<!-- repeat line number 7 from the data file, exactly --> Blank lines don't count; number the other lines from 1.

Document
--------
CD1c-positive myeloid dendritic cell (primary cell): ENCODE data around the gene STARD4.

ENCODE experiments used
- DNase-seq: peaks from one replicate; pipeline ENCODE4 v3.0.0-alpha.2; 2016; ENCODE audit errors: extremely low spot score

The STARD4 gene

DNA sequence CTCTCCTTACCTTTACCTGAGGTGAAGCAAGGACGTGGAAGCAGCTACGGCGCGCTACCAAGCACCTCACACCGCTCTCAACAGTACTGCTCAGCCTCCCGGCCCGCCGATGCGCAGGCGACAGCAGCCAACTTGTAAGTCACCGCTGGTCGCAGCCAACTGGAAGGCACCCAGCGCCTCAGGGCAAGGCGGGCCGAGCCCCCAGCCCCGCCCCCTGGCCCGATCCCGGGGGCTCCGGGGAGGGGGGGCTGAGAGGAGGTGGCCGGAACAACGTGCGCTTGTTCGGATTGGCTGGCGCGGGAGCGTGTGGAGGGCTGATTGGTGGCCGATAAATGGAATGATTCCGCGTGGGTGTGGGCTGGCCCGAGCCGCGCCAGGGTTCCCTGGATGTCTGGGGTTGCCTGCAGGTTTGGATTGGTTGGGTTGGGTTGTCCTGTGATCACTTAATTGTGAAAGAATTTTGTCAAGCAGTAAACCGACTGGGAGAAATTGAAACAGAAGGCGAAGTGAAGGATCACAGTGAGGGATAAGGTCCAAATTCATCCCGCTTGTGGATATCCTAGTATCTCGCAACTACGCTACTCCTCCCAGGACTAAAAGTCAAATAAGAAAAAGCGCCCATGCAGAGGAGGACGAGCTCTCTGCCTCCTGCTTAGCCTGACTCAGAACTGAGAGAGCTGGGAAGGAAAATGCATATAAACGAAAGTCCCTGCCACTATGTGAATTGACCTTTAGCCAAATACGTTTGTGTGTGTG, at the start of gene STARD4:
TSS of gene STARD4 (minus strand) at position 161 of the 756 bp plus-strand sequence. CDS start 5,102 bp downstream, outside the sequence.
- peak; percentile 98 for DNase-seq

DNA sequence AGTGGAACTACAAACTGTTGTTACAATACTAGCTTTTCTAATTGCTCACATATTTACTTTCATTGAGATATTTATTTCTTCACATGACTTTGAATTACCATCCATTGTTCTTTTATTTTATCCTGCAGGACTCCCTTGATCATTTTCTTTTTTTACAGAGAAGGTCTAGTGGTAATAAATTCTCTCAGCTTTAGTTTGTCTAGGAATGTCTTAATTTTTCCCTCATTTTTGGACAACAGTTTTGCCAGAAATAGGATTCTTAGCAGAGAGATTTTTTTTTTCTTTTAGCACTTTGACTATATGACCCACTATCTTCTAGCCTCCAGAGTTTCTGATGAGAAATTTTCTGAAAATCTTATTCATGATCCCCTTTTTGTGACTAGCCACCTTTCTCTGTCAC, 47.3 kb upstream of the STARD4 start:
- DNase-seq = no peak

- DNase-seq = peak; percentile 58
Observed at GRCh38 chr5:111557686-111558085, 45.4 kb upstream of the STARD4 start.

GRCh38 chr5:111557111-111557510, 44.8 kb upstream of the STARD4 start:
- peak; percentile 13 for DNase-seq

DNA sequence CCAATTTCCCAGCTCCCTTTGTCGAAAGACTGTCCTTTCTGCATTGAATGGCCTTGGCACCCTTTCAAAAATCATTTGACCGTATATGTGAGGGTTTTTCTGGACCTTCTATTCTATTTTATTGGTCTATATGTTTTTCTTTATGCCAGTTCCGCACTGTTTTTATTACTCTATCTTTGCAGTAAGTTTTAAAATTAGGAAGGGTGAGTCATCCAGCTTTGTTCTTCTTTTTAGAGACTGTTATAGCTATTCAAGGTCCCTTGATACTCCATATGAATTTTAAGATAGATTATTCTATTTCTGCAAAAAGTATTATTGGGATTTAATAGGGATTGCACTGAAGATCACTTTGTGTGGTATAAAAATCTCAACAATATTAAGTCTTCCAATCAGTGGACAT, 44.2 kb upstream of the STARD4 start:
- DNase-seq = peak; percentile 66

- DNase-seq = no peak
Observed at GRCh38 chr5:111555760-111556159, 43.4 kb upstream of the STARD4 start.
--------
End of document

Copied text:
- peak; percentile 98 for DNase-seq